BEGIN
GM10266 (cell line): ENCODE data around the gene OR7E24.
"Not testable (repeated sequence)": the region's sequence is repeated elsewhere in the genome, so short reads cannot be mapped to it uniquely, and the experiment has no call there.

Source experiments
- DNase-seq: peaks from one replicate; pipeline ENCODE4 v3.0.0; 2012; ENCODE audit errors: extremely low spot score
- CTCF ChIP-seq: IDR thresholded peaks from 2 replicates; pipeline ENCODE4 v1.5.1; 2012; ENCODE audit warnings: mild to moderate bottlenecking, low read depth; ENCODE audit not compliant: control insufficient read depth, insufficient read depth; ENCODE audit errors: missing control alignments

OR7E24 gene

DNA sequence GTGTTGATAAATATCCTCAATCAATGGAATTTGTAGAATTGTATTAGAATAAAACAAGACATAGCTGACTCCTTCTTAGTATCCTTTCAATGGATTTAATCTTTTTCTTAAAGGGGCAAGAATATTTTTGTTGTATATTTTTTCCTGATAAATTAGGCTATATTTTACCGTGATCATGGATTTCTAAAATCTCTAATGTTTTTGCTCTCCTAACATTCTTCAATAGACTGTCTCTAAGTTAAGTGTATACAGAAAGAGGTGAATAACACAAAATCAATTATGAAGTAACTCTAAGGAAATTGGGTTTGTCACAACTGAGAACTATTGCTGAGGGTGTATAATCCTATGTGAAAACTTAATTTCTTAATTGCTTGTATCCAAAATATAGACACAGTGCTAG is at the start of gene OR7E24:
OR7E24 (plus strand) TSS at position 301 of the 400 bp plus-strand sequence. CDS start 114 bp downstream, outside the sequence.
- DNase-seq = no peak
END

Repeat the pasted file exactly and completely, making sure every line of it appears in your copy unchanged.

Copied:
GM10266 (cell line): ENCODE data around the gene OR7E24.
"Not testable (repeated sequence)": the region's sequence is repeated elsewhere in the genome, so short reads cannot be mapped to it uniquely, and the experiment has no call there.

Source experiments
- DNase-seq: peaks from one replicate; pipeline ENCODE4 v3.0.0; 2012; ENCODE audit errors: extremely low spot score
- CTCF ChIP-seq: IDR thresholded peaks from 2 replicates; pipeline ENCODE4 v1.5.1; 2012; ENCODE audit warnings: mild to moderate bottlenecking, low read depth; ENCODE audit not compliant: control insufficient read depth, insufficient read depth; ENCODE audit errors: missing control alignments

OR7E24 gene

DNA sequence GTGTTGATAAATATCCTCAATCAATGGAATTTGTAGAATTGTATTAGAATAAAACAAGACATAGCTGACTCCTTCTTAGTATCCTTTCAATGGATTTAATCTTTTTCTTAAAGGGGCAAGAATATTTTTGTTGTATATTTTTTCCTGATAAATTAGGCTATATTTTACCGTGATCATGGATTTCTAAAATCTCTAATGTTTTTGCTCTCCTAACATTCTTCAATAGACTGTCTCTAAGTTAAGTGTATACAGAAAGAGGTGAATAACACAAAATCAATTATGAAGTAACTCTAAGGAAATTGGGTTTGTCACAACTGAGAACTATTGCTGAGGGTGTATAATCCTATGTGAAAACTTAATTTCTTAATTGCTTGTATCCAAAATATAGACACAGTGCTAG is at the start of gene OR7E24:
OR7E24 (plus strand) TSS at position 301 of the 400 bp plus-strand sequence. CDS start 114 bp downstream, outside the sequence.
- DNase-seq = no peak